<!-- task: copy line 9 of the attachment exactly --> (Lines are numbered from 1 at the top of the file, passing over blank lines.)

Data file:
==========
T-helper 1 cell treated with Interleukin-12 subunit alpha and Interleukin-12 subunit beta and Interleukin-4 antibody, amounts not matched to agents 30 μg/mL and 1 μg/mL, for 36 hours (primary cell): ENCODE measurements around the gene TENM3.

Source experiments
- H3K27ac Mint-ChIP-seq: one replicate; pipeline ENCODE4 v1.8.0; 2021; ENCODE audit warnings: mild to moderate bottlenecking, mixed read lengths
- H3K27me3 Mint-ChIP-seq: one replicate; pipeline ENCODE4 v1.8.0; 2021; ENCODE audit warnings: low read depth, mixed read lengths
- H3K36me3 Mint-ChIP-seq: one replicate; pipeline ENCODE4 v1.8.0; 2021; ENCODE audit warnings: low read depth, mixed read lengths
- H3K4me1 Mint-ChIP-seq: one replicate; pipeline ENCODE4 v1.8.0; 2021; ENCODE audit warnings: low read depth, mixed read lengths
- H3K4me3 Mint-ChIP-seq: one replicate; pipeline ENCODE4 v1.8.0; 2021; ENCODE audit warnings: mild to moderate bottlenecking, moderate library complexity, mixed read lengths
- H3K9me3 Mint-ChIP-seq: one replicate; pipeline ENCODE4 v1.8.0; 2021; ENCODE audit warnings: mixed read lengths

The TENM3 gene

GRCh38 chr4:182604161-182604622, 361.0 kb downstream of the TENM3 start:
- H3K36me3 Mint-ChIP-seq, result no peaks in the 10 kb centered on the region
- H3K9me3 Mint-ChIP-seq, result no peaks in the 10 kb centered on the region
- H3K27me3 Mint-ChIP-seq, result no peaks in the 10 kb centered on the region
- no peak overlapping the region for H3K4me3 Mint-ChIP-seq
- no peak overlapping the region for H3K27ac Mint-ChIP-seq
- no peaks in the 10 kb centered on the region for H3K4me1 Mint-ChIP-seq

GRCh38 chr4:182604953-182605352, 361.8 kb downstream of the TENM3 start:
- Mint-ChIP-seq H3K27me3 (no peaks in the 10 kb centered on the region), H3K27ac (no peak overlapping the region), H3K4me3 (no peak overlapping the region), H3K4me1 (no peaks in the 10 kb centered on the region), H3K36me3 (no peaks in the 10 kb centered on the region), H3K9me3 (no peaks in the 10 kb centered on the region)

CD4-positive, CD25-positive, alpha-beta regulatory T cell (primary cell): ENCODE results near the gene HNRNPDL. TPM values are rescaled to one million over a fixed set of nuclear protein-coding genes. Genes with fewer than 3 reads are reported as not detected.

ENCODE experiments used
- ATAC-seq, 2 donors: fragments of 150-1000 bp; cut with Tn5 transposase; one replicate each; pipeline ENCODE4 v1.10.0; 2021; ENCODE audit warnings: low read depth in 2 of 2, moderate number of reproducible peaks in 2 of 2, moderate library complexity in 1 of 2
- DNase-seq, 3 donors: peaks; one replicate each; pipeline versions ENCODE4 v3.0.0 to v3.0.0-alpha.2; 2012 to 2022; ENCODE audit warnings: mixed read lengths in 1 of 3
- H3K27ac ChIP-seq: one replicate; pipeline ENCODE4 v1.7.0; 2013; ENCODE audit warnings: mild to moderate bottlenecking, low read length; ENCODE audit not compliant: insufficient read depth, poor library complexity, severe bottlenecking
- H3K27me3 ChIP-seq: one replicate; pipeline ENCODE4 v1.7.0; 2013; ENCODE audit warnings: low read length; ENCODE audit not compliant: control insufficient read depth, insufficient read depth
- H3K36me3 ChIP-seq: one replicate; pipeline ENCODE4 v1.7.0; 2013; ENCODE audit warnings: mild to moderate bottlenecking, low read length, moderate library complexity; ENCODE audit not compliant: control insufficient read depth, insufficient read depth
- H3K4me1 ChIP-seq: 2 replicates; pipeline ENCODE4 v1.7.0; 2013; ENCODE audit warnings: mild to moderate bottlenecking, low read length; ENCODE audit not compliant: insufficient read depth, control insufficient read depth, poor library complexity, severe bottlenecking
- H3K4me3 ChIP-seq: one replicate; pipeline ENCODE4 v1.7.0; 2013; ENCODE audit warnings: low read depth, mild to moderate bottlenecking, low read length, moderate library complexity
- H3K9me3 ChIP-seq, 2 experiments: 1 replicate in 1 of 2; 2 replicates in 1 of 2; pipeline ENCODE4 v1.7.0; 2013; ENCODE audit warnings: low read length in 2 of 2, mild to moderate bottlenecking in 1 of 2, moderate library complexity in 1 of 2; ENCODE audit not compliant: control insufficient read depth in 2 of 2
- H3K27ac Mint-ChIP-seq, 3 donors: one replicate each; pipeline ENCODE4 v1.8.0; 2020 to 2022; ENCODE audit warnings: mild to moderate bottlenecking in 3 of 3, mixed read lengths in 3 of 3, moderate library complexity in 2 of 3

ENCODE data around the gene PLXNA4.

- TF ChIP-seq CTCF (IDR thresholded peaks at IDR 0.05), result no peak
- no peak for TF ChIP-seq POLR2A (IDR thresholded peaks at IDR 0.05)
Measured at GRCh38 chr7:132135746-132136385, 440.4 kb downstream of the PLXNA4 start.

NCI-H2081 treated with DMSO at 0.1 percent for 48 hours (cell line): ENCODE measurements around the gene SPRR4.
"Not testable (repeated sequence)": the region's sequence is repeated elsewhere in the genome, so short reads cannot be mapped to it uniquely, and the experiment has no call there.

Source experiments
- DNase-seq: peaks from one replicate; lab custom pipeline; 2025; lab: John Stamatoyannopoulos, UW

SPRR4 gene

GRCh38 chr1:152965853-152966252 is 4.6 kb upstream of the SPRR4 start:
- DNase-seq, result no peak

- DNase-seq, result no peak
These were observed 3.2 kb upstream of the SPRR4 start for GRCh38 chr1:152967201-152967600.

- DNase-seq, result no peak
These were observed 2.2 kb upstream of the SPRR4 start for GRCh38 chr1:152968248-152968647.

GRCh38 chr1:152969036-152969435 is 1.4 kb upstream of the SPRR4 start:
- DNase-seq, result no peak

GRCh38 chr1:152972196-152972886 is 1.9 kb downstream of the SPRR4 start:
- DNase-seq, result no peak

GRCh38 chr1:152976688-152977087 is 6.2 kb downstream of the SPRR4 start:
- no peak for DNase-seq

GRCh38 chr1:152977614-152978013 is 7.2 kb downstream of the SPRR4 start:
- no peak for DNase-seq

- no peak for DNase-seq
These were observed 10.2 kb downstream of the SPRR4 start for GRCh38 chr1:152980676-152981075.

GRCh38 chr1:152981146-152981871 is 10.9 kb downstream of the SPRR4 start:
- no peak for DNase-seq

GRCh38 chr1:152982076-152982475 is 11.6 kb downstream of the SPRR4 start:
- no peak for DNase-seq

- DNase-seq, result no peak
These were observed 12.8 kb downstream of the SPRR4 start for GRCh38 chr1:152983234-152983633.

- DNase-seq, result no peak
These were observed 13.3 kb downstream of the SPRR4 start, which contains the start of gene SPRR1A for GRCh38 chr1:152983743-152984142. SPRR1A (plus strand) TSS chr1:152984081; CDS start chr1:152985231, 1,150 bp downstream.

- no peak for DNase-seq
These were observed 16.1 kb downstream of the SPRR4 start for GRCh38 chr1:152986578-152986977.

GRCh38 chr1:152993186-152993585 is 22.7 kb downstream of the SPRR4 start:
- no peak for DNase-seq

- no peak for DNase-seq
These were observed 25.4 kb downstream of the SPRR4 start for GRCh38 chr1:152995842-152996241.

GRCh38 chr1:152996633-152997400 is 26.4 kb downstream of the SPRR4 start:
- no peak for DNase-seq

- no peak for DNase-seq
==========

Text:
The TENM3 gene